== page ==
As it stands, locking Hunter up for next year gives the Twins the opportunity to trade him around mid-season (which Terry Ryan almost certainly won't do unless they are out of contention), and also prevents them from having to worry about their center field issue for the time being. Keeping Hunter will give the Twins another year to try and figure out what they have in Denard Span, a 22-year-old light-hitting speedster who is considered by some (though not me) to be the center fielder of the future.

* Apparently Terry Ryan did an interview on KFAN radio yesterday morning. I didn't have a chance to hear it, so I'm just going off hearsay, but my buddy listened and these are the impressions that he passed on to me:

1) Ryan feels that pitching is the top priority in the offseason because he doesn't know what will happen with Francisco Liriano and he doesn't know what to expect from the young guys (Garza, Bonser, Perkins) next season.

2) Ryan was satisfied with the offense this season because they scored over 800 runs, which was the benchmark the organization had set as a target for success.

3) Ryan is leaning towards picking up Carlos Silva's 2007 option.

I was not pleased to hear these things. Making the pitching staff a high priority makes some sense--if indeed Liriano is not ready to go for next year, they will be a hole or two to fill behind Santana, Bonser, Garza, and possibly Perkins. Spending a few million on a Jeff Suppan/Cory Lidle type for the middle of the rotation would not be a bad idea.

However, his assertion that the offense does not need work because they scored 800 runs is irritating. Granted, the Twins did fall right in the middle of the pack in terms of runs scored (they ranked 13th out of 30 MLB teams), and they have good enough pitching that's really all they need to succeed. However, the number of runs scored does not tell the whole story with this team. As it is currently constructed, the Twins lineup is extremely inconsistent and slump-prone, as illustrated by the fact that they were shutout 15 times this season, as well as by their abysmal performance in the playoffs.

Also, while it's reasonable to expect similar or perhaps even slightly improved production from young breakout players like Joe Mauer, Justin Morneau, Jason Bartlett and Michael Cuddyer, there are numerous question marks at key positions. One can't simply expect Nick Punto and Jason Tyner to both hit around .300 again. Jason Kubel is a huge question mark after an awful 2006 campaign marred by knee issues. It's unclear whether or not Rondell White will be back next season, but if he is, there's no way of knowing what to expect from him. Luis Castillo is now 31 and if his knees get even worse next season, he'll lose a lot of his value. Simply put, the offense should be a more immediate priority than Ryan seemingly made it sound.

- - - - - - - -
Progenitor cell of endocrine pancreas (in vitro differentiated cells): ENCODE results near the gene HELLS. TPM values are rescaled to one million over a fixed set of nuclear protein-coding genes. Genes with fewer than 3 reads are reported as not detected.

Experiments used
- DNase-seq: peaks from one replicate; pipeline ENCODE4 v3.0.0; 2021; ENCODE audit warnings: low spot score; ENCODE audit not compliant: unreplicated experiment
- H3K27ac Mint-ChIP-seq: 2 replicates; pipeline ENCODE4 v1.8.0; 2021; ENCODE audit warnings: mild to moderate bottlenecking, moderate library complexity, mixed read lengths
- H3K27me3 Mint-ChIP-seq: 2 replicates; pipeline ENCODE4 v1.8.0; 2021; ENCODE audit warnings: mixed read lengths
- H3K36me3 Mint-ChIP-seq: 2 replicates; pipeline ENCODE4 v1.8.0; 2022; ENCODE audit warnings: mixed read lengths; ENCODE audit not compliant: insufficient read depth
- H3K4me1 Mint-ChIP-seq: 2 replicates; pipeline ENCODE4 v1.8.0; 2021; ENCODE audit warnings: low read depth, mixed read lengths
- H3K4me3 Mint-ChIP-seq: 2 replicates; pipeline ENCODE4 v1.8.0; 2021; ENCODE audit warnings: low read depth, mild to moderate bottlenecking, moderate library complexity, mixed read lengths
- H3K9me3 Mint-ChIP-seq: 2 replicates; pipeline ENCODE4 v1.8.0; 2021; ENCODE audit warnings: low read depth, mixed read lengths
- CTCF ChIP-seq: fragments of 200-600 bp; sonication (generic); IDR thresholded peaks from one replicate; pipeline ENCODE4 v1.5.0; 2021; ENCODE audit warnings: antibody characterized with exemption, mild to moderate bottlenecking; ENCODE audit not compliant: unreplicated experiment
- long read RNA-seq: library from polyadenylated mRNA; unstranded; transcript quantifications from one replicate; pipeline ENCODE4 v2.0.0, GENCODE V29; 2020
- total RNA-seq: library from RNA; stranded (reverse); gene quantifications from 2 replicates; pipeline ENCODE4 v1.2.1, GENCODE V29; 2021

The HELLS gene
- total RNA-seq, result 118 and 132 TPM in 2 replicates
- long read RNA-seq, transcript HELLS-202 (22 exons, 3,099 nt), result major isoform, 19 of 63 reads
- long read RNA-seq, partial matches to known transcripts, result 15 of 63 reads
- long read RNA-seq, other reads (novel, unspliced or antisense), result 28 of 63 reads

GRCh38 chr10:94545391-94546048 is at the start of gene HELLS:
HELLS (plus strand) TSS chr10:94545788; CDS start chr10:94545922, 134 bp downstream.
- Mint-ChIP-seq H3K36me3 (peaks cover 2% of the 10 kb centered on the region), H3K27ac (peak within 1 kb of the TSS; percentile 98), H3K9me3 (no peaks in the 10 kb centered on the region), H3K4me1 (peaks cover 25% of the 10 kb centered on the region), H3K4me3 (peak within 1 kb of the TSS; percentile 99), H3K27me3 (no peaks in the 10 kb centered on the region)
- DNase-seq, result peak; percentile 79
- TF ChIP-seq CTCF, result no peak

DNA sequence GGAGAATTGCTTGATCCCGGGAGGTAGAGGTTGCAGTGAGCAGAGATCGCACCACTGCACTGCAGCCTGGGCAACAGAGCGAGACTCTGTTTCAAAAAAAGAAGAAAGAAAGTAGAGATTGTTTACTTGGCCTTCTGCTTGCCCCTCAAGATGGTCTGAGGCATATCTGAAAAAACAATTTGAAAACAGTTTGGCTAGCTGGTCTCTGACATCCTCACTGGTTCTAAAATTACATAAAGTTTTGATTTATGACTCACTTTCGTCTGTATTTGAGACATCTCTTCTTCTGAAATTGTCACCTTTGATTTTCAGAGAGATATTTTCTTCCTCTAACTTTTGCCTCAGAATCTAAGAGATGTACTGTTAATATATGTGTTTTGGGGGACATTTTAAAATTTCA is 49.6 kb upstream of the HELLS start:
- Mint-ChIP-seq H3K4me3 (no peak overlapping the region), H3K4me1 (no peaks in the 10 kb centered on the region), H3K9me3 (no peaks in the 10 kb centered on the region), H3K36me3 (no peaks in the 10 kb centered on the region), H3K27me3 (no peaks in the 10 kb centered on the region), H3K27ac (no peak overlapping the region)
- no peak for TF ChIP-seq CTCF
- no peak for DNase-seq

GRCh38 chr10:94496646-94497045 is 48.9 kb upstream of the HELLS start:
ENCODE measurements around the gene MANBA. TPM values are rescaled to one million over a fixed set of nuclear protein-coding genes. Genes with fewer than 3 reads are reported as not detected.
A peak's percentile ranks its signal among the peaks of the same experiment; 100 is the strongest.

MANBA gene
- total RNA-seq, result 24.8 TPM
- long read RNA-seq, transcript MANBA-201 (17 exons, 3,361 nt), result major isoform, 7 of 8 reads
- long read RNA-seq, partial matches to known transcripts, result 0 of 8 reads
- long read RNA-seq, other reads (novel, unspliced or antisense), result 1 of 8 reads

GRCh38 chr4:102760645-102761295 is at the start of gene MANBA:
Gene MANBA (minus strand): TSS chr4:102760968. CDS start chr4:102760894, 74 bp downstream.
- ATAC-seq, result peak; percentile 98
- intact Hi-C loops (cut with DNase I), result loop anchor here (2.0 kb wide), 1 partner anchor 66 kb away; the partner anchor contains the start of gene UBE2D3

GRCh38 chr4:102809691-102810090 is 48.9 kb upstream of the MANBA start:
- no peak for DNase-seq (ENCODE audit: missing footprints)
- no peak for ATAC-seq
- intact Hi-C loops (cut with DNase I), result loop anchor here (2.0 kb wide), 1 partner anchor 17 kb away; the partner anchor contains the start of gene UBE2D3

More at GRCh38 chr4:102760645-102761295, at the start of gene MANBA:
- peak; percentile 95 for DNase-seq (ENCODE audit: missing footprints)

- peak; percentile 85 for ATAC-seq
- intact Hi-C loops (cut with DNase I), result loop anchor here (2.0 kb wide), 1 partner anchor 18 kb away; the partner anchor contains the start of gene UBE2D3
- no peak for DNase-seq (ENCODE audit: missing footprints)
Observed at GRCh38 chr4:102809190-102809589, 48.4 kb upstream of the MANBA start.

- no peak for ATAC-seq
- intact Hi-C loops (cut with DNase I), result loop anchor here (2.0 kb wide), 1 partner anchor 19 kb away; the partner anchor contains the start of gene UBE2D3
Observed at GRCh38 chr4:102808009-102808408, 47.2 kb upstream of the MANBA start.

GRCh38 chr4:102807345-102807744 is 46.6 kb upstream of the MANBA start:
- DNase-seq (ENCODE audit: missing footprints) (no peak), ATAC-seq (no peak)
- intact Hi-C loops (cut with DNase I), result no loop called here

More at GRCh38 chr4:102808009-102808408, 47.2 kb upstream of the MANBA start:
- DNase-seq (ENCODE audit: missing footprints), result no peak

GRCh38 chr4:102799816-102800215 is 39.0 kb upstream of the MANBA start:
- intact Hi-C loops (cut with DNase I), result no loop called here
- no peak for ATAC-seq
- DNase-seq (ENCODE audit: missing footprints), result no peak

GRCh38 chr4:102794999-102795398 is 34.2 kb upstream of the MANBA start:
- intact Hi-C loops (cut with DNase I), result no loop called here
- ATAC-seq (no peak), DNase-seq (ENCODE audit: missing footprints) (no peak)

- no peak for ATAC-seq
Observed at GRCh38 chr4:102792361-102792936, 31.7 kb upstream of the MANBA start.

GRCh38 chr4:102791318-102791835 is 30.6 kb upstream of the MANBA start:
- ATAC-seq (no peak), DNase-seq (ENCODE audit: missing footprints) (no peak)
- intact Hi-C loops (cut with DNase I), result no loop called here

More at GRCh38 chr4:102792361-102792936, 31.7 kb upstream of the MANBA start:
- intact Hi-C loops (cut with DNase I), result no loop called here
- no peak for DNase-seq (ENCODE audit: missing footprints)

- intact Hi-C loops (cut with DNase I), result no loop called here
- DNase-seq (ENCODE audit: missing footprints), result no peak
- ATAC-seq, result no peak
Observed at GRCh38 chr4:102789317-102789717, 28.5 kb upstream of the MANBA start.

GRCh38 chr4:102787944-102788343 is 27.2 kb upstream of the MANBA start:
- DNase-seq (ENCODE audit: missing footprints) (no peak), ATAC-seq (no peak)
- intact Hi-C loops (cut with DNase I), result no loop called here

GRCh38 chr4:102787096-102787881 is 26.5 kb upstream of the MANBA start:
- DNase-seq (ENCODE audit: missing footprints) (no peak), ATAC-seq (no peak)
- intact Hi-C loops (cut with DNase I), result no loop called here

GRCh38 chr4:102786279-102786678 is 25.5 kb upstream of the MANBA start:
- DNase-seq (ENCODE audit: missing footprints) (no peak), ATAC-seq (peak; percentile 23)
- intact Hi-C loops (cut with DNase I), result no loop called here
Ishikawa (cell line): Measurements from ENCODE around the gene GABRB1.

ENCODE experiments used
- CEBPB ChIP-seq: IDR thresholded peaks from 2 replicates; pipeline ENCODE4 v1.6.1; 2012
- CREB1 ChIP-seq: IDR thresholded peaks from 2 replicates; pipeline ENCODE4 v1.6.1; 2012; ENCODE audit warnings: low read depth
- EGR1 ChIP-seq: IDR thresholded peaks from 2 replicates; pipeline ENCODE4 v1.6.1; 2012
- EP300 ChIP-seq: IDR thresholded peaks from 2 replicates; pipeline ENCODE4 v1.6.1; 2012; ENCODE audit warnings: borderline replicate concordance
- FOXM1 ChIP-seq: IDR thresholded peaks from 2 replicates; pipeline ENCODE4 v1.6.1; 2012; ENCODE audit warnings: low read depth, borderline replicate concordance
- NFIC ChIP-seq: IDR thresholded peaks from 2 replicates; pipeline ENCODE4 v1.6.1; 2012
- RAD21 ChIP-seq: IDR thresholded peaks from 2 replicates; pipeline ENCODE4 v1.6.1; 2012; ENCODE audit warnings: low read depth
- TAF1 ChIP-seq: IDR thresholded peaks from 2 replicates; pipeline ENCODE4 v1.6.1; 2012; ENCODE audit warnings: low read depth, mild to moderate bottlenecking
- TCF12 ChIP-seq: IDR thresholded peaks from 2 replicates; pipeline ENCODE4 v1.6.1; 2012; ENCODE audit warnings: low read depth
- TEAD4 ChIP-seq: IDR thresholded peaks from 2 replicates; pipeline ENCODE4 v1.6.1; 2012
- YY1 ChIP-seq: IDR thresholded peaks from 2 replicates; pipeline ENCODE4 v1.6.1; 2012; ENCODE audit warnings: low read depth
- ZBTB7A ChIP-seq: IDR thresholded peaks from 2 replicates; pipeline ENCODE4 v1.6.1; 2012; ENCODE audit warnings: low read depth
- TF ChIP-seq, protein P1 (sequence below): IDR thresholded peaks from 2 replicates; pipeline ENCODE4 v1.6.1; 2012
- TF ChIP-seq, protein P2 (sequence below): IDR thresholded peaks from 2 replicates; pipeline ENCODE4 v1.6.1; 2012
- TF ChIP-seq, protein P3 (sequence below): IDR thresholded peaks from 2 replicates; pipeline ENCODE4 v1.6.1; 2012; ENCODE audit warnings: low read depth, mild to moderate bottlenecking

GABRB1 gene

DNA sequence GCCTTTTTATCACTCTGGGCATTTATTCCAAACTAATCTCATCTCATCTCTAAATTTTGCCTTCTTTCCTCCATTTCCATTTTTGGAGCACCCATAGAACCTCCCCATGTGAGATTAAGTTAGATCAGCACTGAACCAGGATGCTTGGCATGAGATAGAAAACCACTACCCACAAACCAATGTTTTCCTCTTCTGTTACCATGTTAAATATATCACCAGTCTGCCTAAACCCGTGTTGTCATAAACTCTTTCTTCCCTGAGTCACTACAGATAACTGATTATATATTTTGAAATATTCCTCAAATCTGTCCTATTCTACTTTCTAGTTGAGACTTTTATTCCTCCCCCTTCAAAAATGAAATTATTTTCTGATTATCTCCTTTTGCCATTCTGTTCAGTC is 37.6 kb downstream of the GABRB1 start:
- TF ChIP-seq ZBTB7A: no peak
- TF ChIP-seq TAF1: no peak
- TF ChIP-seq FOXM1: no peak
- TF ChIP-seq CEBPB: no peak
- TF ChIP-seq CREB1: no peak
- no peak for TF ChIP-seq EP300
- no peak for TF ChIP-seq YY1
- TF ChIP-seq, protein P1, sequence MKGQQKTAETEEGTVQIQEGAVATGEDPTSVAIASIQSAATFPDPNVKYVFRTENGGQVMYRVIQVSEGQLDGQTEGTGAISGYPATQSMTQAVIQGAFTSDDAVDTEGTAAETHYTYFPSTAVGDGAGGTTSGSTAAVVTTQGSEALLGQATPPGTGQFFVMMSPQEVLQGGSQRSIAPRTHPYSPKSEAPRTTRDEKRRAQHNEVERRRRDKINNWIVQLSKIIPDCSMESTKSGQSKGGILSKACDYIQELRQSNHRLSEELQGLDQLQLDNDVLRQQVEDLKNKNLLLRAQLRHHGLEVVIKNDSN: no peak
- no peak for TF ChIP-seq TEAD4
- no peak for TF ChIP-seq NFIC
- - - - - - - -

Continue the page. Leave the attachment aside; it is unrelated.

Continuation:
Finally, regarding the statement that Ryan is considering picking up Silva's '07 option, which would cost the Twins $4.325 million. This strikes me as a tremendously bad idea. If Silva wasn't the worst starting pitcher in all of baseball this season, he was at least among the bottom three. To pay him that kind of money would be nothing short of a rip-off, and while the Twins continue to claim that they can work on Silva's mechanics and get him back into 2005-form, I am not inclined to believe it anymore.

* As a final note, I wanted to comment on something I read in the latest issue of Sports Illustrated. Tom Verducci is the top baseball writer for SI, and I respect him quite a bit and think he's a tremendously talented writer. With that said, I tend to think he latches onto the public opinion too frequently and as a result his articles occasionally seem kind of mindless and amateur.

A few weeks ago, he wrote a cover article that was very critical of Alex Rodriguez, essentially labeling his 2006 season in New York a failure and claiming he has to prove himself in pinstripes. This article only added to a media ravaging of Rodriguez, who took a ton of flack in New York this year for a few offensive slumps and some defensive struggles. Rodriguez has nothing to prove. He is playing a position that is not his natural position, one which he did not ask to play. And while it might have been a down year offensively by his standards, .290/.392/.523 with 35 home runs and 121 RBI is absolutely excellent production. Verducci's article attacking Rodriguez was a hack-job in my mind.

Anyway, that's not the main point of this rant. In the most recent issue of Sports Illustrated, Verducci names his All-Time All Star Team. The roster features the names you'd expect: Warren Spahn, Lou Gehrig, Lefty Grove, Dennis Eckersley, Yogi Berra, Jackie Robinson, Cy Young, Roger Clemens, Joe DiMaggio, Mariano Rivera, Stan Musial, Ted Williams, Babe Ruth, Willie Mays, Walter Johnson, Christy Mathewson, Honus Wagner, Mickey Mantle, Hank Aaron, Sandy Koufax, Rogers Hornsby, Johnny Bench, A-Rod and Mike Schmidt.

One name is glaringly absent, of course, and that's Barry Bonds. Verducci addresses the issue in his article by stating that, "because of how his late-career production has been linked to the use of steroids and other performance-enhancing drugs, he has numbers that are not to be believed."